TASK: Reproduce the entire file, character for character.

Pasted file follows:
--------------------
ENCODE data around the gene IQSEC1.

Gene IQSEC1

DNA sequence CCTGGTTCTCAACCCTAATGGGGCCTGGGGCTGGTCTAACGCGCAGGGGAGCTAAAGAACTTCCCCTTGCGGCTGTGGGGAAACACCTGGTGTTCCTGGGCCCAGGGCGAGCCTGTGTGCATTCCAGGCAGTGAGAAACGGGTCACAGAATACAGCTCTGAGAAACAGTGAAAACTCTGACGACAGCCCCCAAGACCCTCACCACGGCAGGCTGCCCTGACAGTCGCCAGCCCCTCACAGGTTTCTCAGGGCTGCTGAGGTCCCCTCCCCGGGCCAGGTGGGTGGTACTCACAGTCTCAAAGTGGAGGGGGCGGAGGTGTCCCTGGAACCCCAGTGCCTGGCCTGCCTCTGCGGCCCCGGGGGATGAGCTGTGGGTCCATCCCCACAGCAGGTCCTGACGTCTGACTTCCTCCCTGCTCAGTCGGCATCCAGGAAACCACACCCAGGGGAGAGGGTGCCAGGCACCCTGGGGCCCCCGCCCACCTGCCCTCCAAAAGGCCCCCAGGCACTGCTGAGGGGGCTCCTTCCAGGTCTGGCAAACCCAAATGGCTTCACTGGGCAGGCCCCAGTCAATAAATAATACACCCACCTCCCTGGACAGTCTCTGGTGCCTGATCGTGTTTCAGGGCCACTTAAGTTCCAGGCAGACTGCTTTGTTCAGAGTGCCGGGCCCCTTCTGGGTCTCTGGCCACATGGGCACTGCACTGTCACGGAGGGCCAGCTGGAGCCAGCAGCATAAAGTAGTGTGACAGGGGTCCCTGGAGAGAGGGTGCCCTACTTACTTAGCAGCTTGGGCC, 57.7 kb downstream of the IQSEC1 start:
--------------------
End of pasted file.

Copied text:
ENCODE data around the gene IQSEC1.

Gene IQSEC1

DNA sequence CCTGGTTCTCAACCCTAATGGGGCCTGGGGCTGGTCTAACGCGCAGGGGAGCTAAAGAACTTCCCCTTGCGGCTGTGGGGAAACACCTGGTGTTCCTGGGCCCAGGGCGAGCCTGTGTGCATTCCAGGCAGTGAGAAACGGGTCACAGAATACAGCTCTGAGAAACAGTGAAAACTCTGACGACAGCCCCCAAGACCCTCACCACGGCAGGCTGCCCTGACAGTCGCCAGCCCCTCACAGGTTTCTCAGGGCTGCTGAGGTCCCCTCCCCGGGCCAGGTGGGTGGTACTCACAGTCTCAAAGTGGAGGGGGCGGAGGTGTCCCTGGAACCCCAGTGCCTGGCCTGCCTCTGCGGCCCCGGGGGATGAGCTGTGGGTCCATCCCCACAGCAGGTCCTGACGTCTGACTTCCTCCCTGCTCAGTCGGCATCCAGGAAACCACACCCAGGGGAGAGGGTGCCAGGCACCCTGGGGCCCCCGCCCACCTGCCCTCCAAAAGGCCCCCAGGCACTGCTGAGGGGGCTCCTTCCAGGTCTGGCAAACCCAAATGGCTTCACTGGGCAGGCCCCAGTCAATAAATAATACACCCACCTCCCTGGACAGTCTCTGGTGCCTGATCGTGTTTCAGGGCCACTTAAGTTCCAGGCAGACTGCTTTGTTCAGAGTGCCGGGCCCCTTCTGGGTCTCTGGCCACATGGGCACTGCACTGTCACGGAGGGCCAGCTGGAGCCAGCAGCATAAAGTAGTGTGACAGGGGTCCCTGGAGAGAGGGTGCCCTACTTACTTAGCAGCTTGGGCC, 57.7 kb downstream of the IQSEC1 start: